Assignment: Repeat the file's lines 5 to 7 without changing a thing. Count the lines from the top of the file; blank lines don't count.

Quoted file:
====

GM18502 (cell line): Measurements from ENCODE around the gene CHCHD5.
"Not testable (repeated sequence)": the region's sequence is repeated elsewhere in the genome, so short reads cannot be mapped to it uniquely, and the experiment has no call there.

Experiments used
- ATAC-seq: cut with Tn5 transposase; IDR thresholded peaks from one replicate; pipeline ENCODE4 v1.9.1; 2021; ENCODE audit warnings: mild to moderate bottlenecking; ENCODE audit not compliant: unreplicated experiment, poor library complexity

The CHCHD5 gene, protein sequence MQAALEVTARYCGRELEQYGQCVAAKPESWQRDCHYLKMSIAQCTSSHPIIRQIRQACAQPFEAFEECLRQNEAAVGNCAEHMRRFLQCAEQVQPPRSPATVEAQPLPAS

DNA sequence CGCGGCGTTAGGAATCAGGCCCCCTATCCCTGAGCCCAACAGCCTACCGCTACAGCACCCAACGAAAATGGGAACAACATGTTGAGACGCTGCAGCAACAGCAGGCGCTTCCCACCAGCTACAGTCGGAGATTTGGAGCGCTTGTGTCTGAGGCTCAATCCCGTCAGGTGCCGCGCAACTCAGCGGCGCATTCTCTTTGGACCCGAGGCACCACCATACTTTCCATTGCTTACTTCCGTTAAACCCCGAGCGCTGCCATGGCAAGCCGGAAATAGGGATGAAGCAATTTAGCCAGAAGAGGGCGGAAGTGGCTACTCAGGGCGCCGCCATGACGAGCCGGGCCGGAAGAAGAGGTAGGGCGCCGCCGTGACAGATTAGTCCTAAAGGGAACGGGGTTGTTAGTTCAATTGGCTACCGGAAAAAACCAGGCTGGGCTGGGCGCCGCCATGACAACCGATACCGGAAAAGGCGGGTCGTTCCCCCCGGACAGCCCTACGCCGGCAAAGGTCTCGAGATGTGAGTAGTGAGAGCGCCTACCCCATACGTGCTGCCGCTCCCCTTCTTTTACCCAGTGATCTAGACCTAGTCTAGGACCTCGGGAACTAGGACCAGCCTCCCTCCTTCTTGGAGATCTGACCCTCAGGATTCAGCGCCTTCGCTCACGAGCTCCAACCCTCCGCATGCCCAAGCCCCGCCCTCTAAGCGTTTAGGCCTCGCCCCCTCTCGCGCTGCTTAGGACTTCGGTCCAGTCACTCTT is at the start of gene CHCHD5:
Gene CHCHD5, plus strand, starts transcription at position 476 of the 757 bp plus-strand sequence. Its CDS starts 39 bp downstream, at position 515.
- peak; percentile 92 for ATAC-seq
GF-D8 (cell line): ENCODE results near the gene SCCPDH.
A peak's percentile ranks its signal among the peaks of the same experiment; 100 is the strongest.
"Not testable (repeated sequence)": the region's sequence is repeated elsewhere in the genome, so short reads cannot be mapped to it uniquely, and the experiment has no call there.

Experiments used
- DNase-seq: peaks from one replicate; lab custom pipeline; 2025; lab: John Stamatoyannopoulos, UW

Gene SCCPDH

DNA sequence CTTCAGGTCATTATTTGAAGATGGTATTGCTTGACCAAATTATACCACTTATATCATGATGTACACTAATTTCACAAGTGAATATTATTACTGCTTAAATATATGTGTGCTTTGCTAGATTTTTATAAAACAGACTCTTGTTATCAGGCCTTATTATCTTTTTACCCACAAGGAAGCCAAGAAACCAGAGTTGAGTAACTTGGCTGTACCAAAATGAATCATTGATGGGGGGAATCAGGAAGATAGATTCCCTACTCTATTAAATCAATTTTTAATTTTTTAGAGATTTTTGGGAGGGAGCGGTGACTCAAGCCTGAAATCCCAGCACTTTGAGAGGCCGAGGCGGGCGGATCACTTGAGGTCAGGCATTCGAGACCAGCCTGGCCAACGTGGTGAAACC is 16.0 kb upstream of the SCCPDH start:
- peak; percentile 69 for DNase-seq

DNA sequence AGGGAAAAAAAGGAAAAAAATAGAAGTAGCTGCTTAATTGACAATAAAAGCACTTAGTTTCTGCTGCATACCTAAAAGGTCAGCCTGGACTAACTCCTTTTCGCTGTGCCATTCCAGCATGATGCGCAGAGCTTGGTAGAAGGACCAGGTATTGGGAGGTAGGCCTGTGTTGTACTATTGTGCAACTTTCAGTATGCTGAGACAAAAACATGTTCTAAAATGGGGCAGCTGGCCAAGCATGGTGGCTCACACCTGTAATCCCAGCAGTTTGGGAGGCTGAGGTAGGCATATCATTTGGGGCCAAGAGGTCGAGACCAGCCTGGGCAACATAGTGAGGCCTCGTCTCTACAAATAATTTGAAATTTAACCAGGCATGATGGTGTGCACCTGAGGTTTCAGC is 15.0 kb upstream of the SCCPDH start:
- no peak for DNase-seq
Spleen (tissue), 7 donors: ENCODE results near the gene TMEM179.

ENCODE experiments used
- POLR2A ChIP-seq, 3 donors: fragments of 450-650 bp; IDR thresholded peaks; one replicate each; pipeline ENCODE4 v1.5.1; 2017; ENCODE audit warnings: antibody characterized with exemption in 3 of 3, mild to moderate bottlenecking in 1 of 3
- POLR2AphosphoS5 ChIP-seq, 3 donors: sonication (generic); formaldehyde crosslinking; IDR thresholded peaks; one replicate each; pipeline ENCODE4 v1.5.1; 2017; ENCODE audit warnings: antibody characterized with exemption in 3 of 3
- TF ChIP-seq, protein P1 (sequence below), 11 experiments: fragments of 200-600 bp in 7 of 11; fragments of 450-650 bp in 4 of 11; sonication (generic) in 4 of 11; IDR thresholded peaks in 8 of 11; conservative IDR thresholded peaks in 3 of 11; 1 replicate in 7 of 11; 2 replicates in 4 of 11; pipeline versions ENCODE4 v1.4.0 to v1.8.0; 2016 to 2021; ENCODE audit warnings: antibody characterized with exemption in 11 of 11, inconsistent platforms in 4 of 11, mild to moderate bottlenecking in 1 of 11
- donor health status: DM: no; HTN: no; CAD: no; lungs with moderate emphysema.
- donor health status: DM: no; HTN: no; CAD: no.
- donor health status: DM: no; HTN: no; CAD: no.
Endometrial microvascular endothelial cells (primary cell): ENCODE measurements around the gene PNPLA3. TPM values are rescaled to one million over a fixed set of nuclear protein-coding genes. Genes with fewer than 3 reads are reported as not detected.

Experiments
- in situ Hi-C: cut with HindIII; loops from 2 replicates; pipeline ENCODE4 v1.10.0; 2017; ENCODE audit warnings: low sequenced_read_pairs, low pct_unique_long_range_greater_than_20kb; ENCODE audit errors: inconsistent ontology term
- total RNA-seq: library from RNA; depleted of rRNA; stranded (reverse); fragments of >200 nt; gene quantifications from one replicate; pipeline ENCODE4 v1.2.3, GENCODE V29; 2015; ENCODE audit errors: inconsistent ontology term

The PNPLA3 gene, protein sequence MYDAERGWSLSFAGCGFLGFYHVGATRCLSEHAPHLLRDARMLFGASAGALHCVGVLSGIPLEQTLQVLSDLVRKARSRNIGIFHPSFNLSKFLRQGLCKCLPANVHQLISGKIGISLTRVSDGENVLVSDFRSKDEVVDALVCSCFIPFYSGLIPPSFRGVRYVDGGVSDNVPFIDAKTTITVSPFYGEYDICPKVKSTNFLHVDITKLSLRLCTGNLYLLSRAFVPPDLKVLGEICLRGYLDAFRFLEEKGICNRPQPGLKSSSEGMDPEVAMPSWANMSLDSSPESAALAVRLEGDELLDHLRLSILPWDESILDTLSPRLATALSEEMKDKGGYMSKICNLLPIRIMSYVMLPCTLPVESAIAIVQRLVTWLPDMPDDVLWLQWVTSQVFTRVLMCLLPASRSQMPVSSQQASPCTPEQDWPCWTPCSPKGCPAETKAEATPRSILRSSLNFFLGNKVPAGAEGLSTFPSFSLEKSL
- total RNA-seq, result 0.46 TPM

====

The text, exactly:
The CHCHD5 gene, protein sequence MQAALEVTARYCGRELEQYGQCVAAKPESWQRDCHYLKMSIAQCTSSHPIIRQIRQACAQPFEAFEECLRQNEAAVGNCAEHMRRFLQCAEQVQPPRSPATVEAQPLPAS

DNA sequence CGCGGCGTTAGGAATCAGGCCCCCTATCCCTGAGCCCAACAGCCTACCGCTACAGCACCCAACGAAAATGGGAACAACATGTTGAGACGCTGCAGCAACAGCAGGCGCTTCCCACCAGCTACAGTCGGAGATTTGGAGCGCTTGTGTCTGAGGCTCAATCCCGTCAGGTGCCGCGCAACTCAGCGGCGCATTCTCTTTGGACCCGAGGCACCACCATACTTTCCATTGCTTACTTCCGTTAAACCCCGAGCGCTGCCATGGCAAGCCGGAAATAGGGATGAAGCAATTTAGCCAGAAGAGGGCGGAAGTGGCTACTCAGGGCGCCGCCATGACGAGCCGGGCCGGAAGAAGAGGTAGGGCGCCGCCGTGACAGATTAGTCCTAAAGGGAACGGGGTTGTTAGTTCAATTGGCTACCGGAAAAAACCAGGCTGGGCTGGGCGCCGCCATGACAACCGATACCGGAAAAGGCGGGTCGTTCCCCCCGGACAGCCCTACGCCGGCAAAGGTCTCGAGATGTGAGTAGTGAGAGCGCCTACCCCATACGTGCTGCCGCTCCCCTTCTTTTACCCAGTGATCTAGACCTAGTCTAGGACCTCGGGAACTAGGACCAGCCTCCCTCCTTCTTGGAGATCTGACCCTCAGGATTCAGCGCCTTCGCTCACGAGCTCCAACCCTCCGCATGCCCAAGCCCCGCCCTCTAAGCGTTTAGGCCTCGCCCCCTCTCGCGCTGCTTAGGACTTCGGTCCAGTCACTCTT is at the start of gene CHCHD5:
Gene CHCHD5, plus strand, starts transcription at position 476 of the 757 bp plus-strand sequence. Its CDS starts 39 bp downstream, at position 515.